Sarah Dallal: One thing that would help would be if there was a system-wide approach to human rights, so that everybody in the public sector was taking a human rights-based approach. We have thought about this question in our organisation. We would find it helpful to have somewhere to take some of the very difficult and challenging decisions that we face without going to court, whether that is in a dispute situation or not. There are cases that are incredibly complex, and some of the decisions that we need to make would really benefit from independent review. I have talked about some of the restrictive practices that we sometimes need to use to keep people safe, and maybe having somewhere to get a second opinion from an independent person would be really useful and helpful. The access would need to be really quick and easy, because in a clinical setting you are making decisions very quickly and you cannot wait three weeks to be able to get that kind of advice. We would find that helpful.
Chair: Could the Equality and Human Rights Commission, for example, provide the opportunity for those who have to implement the Human Rights Act to bring particular scenarios to it and ask it to give an opinion?
Sarah Dallal: I think if it was accessible and could be quick and easy and it was able to do that, it would be great.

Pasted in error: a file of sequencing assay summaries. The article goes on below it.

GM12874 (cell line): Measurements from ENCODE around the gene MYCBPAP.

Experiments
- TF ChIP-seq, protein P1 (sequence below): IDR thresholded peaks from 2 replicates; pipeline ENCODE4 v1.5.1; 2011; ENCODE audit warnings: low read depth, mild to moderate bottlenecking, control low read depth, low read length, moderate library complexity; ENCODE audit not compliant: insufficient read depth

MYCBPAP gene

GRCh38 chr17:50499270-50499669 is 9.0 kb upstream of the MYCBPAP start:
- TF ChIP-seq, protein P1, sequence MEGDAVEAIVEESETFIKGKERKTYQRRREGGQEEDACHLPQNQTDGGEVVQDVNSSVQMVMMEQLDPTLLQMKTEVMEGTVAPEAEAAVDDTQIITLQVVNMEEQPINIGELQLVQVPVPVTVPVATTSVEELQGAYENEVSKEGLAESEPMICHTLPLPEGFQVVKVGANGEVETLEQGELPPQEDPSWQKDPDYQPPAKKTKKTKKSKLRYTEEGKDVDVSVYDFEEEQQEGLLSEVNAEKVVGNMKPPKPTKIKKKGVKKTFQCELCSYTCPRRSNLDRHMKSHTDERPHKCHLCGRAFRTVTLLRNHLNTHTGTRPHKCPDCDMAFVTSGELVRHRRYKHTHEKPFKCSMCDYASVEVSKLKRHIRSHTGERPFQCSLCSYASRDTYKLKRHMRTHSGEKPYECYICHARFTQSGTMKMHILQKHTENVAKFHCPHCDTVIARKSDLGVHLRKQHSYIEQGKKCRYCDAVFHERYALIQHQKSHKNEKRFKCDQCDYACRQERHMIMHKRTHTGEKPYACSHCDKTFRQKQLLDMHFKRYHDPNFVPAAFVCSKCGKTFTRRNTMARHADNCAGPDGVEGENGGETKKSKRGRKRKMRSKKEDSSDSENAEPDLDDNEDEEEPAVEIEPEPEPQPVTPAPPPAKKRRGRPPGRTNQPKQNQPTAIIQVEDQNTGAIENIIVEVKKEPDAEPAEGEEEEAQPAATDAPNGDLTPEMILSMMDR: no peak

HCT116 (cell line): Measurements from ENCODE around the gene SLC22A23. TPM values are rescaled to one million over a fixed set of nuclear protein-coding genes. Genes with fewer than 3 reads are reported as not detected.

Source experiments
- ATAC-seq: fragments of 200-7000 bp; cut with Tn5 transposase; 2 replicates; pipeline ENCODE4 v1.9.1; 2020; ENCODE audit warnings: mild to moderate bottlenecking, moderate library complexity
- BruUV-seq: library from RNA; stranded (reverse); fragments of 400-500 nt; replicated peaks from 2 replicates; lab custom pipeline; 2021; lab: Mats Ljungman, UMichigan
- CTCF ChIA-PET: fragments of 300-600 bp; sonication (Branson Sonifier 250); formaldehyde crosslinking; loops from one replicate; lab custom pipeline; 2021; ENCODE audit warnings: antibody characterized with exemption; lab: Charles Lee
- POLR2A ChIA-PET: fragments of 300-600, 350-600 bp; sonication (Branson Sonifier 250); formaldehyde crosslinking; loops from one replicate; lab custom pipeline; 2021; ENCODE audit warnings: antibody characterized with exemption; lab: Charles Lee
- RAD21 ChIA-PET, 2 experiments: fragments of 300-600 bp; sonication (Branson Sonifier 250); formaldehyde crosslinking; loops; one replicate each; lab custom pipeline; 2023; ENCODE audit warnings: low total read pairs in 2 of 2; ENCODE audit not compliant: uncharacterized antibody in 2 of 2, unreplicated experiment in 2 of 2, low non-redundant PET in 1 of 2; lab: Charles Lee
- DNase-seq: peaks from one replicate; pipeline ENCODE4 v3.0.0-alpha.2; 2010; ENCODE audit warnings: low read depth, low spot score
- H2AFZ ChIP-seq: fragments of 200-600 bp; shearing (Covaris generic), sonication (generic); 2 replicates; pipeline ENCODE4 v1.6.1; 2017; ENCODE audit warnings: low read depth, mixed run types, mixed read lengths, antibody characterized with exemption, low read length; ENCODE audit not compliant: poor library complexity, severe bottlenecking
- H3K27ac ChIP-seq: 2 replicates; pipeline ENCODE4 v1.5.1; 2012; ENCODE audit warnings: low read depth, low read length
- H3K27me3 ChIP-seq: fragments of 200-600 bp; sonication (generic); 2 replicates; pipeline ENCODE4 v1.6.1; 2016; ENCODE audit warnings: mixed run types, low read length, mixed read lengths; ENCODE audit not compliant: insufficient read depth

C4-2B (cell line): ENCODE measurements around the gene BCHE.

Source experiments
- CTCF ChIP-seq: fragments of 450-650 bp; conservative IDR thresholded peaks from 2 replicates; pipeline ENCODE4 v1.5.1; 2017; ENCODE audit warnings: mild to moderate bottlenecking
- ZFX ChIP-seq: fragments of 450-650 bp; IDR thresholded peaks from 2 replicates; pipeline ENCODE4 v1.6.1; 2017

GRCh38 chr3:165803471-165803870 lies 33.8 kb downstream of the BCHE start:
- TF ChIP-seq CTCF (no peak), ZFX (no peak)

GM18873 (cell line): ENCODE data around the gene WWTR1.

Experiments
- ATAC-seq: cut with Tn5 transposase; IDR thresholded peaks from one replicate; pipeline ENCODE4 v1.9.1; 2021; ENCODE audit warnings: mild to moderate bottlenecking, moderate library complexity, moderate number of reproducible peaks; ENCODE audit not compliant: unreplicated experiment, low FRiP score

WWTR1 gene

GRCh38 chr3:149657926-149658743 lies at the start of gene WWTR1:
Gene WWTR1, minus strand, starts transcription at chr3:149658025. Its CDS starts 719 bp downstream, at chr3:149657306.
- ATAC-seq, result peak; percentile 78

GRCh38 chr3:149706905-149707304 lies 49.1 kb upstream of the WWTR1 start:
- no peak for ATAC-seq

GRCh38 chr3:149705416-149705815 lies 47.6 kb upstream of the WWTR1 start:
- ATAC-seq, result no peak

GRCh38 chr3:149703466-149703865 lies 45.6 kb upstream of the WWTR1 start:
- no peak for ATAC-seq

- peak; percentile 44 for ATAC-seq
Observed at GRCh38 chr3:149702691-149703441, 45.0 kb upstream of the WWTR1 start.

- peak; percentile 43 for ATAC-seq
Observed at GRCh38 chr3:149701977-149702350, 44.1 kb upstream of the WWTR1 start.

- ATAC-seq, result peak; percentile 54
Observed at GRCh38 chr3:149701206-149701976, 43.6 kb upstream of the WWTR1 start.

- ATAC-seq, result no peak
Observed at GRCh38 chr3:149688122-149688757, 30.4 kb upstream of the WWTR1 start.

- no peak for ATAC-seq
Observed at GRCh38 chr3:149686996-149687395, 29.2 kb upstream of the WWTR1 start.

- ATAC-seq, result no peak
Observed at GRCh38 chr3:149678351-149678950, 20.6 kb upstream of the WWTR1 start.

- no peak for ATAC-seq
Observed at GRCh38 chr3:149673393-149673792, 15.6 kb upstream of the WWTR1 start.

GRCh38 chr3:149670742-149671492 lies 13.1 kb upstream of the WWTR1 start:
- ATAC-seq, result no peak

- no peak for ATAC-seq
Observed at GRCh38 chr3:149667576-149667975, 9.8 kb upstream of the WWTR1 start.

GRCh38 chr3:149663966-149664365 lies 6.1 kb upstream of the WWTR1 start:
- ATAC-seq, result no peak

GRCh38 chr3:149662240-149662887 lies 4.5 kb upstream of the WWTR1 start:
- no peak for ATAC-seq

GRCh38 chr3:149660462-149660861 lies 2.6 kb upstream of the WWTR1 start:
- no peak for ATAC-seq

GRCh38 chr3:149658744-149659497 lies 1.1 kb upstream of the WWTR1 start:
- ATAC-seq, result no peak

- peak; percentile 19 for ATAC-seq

Chair: Gregor, what would you think if somebody believed that the CPS had made a decision that breached their human rights? Would you regard it as helpful or annoying that they were able to take some action to seek to have it adjudicated without going to court, if that is not a contradiction in terms?
Gregor McGill: The difficulty, I suppose, Chair, is that the criminal process is not always entirely voluntary and often the determination of the human right is an essential part of the trial. Under our present system, no matter what that body said, ultimately the decision as to where the balance was to be struck in the criminal trial under our jurisdiction is entirely a matter for the judge who is interpreting the legislation and what the law is in a particular case. In the criminal sense, I do not think it would be helpful, because it would all be subject to the decision the judge ultimately made in the criminal trial.
In the criminal trial we have processes in the magistrates’ court and the Crown Court to fast track these questions through to the Divisional Court so that a High Court judge can interpret the law and tell us what the law is. But in the criminal sense, I do not think what you are suggesting would work because it would always be subject to what the judge said in the trial.
Chair: Thank you. Perhaps we can go upstream to the police and ask that question, because it could be an issue about somebody challenging that process. Carl, would it be annoying if you knew that there was somewhere that somebody could go, short of going to the court, to say, “I think human rights have not been taken into account here”?